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TOWARDS ULUNDI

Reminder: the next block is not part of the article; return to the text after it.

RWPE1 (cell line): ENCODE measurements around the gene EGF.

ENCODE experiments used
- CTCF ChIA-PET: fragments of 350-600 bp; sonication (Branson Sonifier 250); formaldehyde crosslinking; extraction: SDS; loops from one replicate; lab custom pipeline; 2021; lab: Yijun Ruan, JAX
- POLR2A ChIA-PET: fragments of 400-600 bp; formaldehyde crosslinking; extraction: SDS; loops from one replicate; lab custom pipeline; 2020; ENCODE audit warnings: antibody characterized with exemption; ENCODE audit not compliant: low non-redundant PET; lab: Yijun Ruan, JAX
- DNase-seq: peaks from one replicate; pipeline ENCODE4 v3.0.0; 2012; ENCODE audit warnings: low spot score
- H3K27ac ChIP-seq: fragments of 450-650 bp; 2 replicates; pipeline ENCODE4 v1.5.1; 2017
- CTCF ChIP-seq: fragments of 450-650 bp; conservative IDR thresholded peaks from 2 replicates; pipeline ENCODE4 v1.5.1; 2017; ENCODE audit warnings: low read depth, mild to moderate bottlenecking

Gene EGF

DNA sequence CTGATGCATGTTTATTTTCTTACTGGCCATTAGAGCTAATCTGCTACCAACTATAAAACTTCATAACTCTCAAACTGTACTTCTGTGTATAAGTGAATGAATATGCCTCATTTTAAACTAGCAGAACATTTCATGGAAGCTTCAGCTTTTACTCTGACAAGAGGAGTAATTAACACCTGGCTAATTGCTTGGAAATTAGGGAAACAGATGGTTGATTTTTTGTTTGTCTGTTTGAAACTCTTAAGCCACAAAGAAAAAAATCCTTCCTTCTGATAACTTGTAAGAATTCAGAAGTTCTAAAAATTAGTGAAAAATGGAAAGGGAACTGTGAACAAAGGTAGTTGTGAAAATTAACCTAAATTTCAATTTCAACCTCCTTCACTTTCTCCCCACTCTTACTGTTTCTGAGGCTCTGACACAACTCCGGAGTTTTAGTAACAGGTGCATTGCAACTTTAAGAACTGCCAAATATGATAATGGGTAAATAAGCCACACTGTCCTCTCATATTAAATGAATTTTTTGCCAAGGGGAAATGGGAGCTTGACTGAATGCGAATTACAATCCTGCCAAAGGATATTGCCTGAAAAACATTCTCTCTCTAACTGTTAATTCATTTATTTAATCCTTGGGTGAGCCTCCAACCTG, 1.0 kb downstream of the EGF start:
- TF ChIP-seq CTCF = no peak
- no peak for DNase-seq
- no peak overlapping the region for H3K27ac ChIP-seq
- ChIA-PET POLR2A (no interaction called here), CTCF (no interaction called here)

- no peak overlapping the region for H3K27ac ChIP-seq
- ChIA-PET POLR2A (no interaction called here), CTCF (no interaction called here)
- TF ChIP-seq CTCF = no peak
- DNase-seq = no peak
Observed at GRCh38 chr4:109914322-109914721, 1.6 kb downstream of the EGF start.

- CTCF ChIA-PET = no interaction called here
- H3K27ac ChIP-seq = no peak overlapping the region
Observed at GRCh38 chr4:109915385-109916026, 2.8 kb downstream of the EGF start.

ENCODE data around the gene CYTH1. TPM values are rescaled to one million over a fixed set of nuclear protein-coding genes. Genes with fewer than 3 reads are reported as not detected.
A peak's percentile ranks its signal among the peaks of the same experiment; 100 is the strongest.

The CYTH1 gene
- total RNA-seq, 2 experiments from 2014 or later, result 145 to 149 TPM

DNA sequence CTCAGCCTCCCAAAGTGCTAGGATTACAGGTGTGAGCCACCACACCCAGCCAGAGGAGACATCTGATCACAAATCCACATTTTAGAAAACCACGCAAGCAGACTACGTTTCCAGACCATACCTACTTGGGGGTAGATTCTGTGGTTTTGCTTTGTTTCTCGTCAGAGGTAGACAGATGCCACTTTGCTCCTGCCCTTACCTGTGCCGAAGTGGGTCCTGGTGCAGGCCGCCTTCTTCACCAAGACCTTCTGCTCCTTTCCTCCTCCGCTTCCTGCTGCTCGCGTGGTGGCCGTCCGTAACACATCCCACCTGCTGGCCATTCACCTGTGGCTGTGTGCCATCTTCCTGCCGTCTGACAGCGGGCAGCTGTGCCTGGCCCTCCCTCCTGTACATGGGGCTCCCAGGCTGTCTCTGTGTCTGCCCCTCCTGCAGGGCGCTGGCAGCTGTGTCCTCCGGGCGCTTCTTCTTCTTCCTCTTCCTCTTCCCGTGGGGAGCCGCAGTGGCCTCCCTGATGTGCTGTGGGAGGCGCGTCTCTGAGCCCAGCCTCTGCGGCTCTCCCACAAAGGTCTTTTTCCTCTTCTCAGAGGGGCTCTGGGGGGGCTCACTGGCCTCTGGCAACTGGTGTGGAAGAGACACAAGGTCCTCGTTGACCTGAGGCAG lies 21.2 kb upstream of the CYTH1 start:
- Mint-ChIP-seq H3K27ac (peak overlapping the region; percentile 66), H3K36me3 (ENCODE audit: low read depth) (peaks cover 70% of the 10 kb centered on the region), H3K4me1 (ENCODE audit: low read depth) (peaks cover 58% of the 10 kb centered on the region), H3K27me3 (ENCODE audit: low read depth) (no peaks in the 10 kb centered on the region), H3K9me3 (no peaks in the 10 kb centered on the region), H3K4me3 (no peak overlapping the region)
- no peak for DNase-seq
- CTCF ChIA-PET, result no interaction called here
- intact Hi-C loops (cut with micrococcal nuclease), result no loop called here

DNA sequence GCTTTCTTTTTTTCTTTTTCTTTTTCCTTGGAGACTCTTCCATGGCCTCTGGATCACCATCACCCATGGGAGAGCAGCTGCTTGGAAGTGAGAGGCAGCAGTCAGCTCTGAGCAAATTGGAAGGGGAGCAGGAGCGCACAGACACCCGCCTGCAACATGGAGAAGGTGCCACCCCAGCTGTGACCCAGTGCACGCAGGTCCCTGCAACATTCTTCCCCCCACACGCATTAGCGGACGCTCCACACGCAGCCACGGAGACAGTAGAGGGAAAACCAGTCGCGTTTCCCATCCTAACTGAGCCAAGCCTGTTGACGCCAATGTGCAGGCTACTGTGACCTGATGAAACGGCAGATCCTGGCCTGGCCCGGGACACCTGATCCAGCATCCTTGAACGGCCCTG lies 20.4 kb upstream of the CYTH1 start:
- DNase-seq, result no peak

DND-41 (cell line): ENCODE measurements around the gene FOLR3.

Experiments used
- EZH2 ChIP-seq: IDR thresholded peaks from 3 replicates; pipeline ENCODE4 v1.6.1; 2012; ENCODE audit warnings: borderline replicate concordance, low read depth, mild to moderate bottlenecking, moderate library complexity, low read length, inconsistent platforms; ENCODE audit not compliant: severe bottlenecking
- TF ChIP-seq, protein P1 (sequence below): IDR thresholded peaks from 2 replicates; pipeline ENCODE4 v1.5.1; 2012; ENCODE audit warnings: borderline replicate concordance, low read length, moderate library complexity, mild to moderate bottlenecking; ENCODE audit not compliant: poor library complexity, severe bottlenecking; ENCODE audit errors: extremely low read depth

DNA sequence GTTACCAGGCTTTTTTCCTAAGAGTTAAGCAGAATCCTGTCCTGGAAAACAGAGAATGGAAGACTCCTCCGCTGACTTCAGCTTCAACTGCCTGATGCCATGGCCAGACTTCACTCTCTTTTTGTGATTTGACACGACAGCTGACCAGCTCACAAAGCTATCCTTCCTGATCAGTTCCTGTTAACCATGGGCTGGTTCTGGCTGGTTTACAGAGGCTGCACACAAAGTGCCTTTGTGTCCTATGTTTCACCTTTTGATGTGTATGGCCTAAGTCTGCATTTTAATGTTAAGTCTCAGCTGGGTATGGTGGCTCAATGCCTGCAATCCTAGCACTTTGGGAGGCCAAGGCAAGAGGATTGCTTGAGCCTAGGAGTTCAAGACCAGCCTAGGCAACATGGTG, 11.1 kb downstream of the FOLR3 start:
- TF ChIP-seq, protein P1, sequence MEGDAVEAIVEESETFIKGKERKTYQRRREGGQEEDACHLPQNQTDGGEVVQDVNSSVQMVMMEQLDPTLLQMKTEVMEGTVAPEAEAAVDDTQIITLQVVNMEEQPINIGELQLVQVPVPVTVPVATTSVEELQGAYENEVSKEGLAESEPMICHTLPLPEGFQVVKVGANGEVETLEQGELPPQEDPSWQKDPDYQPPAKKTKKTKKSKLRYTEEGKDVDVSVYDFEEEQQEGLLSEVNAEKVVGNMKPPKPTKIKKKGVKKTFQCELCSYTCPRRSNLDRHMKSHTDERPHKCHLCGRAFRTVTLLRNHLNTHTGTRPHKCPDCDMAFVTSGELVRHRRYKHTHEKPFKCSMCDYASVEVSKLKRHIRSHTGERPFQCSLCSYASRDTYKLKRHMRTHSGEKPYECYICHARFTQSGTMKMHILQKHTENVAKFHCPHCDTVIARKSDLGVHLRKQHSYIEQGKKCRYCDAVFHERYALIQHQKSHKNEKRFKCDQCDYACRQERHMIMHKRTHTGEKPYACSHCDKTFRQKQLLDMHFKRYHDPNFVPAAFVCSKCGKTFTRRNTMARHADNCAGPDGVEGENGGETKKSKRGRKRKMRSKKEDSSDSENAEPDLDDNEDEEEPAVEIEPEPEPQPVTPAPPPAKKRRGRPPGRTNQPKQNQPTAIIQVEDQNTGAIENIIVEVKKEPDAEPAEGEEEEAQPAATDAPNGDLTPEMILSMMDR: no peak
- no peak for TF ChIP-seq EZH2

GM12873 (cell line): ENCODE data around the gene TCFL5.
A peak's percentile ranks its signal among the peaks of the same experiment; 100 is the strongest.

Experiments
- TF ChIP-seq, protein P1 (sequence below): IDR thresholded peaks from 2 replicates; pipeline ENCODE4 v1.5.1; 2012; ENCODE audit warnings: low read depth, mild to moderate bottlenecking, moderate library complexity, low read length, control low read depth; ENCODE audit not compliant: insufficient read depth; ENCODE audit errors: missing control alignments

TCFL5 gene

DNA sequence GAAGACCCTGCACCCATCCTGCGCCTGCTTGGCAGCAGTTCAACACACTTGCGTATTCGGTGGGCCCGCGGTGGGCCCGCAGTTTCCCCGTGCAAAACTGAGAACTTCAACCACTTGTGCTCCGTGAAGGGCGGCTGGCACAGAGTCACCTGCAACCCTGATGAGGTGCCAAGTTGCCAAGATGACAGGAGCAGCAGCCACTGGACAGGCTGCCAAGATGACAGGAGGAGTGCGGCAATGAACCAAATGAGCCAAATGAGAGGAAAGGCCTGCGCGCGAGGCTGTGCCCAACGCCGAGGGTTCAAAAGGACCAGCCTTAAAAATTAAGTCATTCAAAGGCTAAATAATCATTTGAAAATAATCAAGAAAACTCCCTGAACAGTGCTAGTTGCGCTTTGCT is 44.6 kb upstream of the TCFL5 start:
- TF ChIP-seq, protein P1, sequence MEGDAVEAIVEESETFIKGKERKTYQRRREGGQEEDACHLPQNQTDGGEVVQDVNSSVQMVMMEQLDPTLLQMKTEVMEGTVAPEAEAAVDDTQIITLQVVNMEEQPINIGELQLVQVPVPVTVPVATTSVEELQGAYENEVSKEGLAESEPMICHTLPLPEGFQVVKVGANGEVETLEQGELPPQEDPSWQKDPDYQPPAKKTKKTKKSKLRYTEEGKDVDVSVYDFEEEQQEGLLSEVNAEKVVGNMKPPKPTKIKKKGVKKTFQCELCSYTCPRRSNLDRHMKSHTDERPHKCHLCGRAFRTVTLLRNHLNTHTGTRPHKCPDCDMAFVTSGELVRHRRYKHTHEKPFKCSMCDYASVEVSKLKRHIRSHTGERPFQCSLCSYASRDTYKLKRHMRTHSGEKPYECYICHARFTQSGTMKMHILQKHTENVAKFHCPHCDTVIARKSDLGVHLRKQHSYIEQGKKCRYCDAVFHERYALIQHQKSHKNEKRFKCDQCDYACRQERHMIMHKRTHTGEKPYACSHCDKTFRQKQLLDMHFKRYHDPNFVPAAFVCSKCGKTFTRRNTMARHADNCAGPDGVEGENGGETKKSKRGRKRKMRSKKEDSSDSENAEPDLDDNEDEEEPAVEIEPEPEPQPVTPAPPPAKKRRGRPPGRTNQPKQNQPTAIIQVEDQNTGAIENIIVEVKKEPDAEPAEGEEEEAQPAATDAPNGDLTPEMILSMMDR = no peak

It may be remembered that Lord Chelmsford's original idea had been for Colonel Pearson's :column to march from Eshowe to the chief's kraal at Ulundi. In  consequence of the disaster, however, Colonel Pearson decided to remain where he was. He constructed a fort for the protection of the garrison against an army of some 20,000 Zulus lying in wait between Eshowe and Tugela. Qn the 3oth of January all the troops came  within this embryo fort, and as tents were forbidden, officers and men had to make the best of what shelter the waggons afforded. The troops spent the time in completing the fort and cutting roads, and early in February  excellent defences were completed. Though in hourly expectation of attack they seem to have kept up their spirits, for an officer in Eshowe wrote